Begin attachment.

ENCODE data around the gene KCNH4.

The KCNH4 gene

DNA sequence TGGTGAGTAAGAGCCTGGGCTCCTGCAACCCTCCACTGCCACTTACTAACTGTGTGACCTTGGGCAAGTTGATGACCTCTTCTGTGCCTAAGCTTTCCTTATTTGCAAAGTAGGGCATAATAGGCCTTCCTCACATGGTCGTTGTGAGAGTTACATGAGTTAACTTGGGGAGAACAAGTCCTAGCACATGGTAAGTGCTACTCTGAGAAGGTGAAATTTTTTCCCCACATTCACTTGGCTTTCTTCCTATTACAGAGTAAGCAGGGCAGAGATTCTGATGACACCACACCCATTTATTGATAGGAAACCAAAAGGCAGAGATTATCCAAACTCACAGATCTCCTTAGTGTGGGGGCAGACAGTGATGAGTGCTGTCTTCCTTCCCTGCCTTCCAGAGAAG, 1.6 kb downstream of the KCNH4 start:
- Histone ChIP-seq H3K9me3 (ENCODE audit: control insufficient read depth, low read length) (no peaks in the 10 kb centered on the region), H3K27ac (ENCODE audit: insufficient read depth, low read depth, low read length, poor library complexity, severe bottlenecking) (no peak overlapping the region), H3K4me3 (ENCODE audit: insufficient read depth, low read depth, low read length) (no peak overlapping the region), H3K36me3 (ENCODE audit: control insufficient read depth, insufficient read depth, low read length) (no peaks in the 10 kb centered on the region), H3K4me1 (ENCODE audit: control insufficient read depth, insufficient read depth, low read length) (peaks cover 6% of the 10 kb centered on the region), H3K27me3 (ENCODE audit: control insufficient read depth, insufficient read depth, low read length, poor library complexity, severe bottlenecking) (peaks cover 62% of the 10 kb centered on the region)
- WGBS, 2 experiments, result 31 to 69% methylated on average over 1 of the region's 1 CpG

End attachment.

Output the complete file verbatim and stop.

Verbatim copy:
ENCODE data around the gene KCNH4.

The KCNH4 gene

DNA sequence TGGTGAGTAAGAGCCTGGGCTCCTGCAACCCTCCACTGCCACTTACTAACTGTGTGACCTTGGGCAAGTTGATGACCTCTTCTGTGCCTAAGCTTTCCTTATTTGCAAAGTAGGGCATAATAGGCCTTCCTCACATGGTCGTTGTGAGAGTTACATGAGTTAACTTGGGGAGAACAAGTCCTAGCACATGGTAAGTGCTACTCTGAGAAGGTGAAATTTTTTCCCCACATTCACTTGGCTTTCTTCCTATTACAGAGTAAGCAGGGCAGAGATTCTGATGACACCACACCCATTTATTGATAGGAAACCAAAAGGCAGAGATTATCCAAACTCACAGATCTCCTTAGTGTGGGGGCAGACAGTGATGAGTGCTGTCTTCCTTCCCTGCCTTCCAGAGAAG, 1.6 kb downstream of the KCNH4 start:
- Histone ChIP-seq H3K9me3 (ENCODE audit: control insufficient read depth, low read length) (no peaks in the 10 kb centered on the region), H3K27ac (ENCODE audit: insufficient read depth, low read depth, low read length, poor library complexity, severe bottlenecking) (no peak overlapping the region), H3K4me3 (ENCODE audit: insufficient read depth, low read depth, low read length) (no peak overlapping the region), H3K36me3 (ENCODE audit: control insufficient read depth, insufficient read depth, low read length) (no peaks in the 10 kb centered on the region), H3K4me1 (ENCODE audit: control insufficient read depth, insufficient read depth, low read length) (peaks cover 6% of the 10 kb centered on the region), H3K27me3 (ENCODE audit: control insufficient read depth, insufficient read depth, low read length, poor library complexity, severe bottlenecking) (peaks cover 62% of the 10 kb centered on the region)
- WGBS, 2 experiments, result 31 to 69% methylated on average over 1 of the region's 1 CpG